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our manufactures.

Hence the comparative failure, hitherto, of our recently established schools of design.

What, indeed, can be the chances of real success for schools of design so long as general education in the great mass of our common schools for the middle and lower classes, shall remain in its present deplorable state of inefficiency? If important branches of our manufactures depend for their continued prosperity upon an improved taste extending throughout the community, (and nothing less than this will make improvement permanently progressive,) where is the wisdom of attempting to carry on the superstructure without regard to the quality of the foundations?

And if it be also true that all enduring eminence in the highest departments of art must be founded upon a wide basis of popular sympathy, what can be more important in treating of those points in which the progress of the arts of design is involved in the administrative policy of the State, than to arrive at some clear opinion on the question. What can the State do to promote general education ?

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That The STATE, as such, has some office to fulfil, and some duty to discharge in respect of national education is now a very general opinion. It is held in common by those who maintain the most diverse opinions as to the extent of the powers which this office requires or confers, and as to the means by which this duty can best be discharged. And the opinion is one thoroughly reconcileable with the highest appreciation of the value of that great principle of voluntary associative exertion which so peculiarly characterizes our country, and by which, in various ways, such magnificent results have been attained.

Wherever, indeed, the spirit of commercial enterprise can be called into operation, the more freely and unin


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terruptedly it is allowed to take its own course, the more certain is its success. And wherever any object of philanthropy is to be achieved by one powerful effort, no matter how costly, there, too, voluntary exertion may be safely left to do its work without aid or interruption. Or even where a more lengthened course of labour is required, so that the machinery to be employed be such as will stimulate and gratify the passion for display, and the results be plain and unmistakeable, voluntary exertion may still be equal to the task.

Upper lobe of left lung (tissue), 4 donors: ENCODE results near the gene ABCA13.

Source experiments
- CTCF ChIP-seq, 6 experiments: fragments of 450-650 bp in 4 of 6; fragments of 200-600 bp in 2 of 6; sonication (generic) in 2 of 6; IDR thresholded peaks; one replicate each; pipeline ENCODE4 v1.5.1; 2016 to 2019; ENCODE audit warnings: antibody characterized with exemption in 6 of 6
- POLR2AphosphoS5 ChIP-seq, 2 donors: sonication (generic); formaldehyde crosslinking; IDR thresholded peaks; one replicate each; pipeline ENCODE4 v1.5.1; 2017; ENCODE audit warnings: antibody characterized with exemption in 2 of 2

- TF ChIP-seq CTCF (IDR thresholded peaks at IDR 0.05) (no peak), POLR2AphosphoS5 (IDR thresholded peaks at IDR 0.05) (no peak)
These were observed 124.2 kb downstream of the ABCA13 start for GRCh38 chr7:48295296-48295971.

But in the work of education, especially in a country characterized by so artificial and material a civilization luntary efas is our own, the case is quite otherwise. Here, the forts to prospirit of commercial enterprise will but foster the very cation. dispositions which it is the great object of education to counterbalance. Sudden and ostentatious efforts to accomplish at once what can only be effected by longcontinued, patient, and unobtrusive labour, will but produce a reaction of disgust and indifference. And the attempt to arouse and keep up attention by highlywrought machinery, and by a display of dazzling results, will but convert education from a quiet and solid preparation for the labour and probation of a life, into a scenic display of mental dexterity, transforming responsible beings into curiously contrived machines.

The primary question then is this:-Seeing that a large portion of the population of this country is growing up wholly without education, and that any effort to supply the want, must be made from without, can this be done efficiently by voluntary benevolence? And if not, can the powers of government be usefully called in ?

The second question is:-Seeing that general education is not less, but—more deficient in quality than in quantity, can this defect be supplied by voluntary exertion? And if not, can the powers of government in this respect also afford a remedy?


All experience proves that education, though the most universal of all wants, is least of all to be left to ordinary impulses. In every country the noblest minds have felt it to be a duty to make large provision for the educational necessities of coming generations: and in such minds no country has been richer than our

We possess and have possessed for ages educational endowments, exceeding in the aggregate half a million sterling. Our educational societies are almost innumerable. Yet the mass of our population must rank amongst the least educated in Europe.

There is unhappily no longer occasion to adduce multitudinous figures in proof of the assertion. It is borne out, well nigh daily, by the most appalling facts. A great-hearted writer has said with somewhat of quaint expression, but with deep earnestness :